Robert Desmarais is no ordinary caretaker, living as he does in a ghost town 8200 feet above sea level. He is also an historian, story teller, geologist, chemist and licensed blaster. He speaks of the people who inhabited this place as if he’d known them all personally, which due to the eerie nature of this town, he might well have. Robert is in the process of putting together a book on the history of the town. Hopefully it will be available before long, as just the few stories he told us made me want to learn more.
On a late April day, snow still thick on the high peaks, I joined the Eastern Sierra 4X4 Club for a trip up the rugged, steep dirt road to Cerro Gordo. We drove south out of Bishop, known as the “Little Town with a Big Back Yard,” and headed south to Lone Pine, where we picked up the 136, the road over to Death Valley. Just past the fading town of Keeler, we turned left and abandoned the highway for a dirt road that wound up eight miles to this historic mining town. Bishop indeed has a very big back yard.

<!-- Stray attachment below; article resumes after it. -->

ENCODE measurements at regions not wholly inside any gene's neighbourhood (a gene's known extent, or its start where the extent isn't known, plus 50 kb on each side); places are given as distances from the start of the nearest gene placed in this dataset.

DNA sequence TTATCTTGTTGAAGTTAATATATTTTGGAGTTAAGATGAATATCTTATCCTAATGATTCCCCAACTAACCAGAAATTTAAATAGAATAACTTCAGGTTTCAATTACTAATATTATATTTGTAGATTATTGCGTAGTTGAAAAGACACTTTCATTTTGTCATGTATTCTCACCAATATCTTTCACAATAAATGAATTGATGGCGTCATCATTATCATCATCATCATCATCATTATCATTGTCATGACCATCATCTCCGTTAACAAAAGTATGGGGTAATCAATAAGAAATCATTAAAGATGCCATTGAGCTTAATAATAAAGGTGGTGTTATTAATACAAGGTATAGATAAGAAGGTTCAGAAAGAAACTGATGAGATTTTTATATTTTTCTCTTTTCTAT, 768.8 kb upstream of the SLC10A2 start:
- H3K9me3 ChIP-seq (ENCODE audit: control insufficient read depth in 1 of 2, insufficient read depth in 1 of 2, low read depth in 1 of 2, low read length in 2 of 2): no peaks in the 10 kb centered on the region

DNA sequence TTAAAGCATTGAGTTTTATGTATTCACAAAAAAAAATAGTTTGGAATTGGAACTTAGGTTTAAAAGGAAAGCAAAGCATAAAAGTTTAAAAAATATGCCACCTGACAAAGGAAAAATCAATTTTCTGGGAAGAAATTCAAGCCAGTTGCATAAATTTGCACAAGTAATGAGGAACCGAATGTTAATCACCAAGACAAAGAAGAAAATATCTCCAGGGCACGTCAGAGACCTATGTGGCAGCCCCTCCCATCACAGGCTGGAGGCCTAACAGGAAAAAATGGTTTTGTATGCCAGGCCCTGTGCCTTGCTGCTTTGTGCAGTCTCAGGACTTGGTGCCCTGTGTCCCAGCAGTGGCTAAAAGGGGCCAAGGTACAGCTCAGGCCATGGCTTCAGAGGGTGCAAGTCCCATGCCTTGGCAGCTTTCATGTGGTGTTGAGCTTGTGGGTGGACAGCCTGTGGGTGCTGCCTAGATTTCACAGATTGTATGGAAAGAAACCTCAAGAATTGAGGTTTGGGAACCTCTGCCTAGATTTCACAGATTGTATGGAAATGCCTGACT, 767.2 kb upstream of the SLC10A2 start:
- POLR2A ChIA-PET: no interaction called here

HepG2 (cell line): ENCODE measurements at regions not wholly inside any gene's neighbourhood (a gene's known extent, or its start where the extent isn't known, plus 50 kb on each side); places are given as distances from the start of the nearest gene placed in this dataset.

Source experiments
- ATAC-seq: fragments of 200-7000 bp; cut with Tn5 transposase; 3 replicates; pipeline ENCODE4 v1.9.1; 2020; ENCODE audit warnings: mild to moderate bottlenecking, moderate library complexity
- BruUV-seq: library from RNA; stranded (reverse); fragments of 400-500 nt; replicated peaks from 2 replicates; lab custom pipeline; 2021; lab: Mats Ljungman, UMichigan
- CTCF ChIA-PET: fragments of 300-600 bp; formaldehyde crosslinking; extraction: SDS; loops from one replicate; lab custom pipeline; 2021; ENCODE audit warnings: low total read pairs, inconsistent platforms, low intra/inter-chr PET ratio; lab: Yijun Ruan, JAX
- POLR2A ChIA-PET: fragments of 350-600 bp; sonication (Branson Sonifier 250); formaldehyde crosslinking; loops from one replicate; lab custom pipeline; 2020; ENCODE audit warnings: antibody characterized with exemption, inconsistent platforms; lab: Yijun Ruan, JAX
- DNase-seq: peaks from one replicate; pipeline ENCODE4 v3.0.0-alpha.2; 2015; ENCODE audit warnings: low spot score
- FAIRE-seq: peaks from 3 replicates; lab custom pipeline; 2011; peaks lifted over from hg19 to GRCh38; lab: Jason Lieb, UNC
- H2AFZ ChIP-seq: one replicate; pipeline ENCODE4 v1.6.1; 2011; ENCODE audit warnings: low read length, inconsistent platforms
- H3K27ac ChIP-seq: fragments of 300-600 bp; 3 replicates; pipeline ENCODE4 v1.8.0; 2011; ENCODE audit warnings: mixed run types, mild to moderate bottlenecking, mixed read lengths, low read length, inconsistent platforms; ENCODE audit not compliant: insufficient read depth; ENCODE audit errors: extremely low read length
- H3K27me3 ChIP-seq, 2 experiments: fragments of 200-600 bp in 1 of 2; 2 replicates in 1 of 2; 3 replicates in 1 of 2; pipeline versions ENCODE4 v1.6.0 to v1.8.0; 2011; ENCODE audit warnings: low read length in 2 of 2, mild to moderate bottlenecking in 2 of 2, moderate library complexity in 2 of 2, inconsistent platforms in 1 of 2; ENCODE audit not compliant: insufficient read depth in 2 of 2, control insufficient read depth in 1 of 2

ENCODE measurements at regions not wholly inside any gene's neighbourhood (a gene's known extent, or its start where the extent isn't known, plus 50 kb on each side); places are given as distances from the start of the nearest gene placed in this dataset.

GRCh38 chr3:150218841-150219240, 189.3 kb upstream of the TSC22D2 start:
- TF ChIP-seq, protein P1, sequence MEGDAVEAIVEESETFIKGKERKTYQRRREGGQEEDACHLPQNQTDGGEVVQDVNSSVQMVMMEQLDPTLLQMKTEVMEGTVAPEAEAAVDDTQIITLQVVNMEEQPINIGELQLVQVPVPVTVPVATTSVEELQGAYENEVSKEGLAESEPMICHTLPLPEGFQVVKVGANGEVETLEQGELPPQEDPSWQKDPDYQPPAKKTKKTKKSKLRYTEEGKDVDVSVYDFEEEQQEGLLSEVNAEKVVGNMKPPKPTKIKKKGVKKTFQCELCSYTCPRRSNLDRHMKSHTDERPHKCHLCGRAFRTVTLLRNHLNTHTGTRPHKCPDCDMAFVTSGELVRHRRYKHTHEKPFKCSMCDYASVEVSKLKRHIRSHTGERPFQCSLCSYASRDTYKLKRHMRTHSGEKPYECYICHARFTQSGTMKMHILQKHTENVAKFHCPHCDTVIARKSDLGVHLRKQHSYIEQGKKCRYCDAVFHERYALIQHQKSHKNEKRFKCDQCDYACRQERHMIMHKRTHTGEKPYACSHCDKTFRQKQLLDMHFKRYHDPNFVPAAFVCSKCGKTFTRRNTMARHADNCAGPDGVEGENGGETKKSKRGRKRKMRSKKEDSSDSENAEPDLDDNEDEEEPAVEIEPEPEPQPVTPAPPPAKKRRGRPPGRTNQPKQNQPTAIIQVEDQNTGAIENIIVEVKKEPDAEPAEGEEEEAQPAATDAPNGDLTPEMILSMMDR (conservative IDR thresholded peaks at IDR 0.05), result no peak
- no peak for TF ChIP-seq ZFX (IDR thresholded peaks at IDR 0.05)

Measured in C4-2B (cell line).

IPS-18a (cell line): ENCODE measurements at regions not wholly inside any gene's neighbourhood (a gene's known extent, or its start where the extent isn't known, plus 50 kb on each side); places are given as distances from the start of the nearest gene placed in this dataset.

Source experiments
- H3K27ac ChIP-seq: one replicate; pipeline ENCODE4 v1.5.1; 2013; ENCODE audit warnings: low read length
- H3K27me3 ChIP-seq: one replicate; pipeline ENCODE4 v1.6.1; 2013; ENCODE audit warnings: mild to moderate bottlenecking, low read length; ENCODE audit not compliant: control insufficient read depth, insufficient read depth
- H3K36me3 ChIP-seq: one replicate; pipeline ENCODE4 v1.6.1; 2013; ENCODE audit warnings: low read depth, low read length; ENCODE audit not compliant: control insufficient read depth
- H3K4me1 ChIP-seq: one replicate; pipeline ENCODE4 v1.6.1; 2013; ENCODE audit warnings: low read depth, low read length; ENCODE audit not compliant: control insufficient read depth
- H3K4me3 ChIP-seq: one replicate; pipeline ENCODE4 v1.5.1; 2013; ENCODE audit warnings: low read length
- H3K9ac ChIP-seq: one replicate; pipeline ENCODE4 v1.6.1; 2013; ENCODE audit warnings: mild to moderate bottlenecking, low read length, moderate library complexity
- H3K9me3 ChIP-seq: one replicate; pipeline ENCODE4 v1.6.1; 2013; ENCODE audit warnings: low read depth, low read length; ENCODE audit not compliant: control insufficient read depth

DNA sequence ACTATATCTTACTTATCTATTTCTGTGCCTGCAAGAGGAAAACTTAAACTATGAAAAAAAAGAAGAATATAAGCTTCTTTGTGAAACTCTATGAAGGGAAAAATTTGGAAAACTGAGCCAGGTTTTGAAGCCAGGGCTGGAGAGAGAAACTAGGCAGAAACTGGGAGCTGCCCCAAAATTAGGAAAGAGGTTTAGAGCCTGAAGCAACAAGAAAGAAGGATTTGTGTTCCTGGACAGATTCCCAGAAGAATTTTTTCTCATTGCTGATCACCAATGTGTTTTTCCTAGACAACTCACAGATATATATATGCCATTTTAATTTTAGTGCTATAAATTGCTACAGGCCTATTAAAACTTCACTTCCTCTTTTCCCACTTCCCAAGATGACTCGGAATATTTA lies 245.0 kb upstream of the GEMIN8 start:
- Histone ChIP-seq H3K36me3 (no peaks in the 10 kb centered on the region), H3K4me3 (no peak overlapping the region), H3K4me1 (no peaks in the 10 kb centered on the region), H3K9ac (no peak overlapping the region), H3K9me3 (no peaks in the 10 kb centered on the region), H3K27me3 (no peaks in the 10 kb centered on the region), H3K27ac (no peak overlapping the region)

It was clear, long before reaching our destination, that my two wheel drive car wouldn’t have made it, particularly on a steep section with loose rock. A good SUV with fairly high clearance would do just fine in dry weather. A four wheel vehicle could continue on the White Mountain Talc Road, which runs along the ridge and is supposed to return to the 395 at some distance north, but don’t take my word on that before heading out.
Cerro Gordo was considered the Comstock” to Los Angeles, with tons of silver bullion taken from the rich ore in these mountains. The Union, the main mine, drops about 1100 feet straight down, the ore car, still supposedly operational, reaches down 900 feet, and was last used years ago for an Annenberg Foundation video documentary. The foundation paid for the use by restoring the boiler room and pully in the huge building that sits just above the town and can be visited if escorted by Robert. Over 32 miles of shafts connect to this vertical hole, and there are over 50 total miles of mines at Cerro Gordo. During the mining years, miners got 30 ounces of silver from every ton of ore, which was considered rich ore. While coal miners suffered from Black Lung Disease, silver miners got silicosis from the silica dust. We were shown an underground rebreather that was used by the miners, as sulfur dioxide was a mining hazard.
Complete article to appear in California Explorer.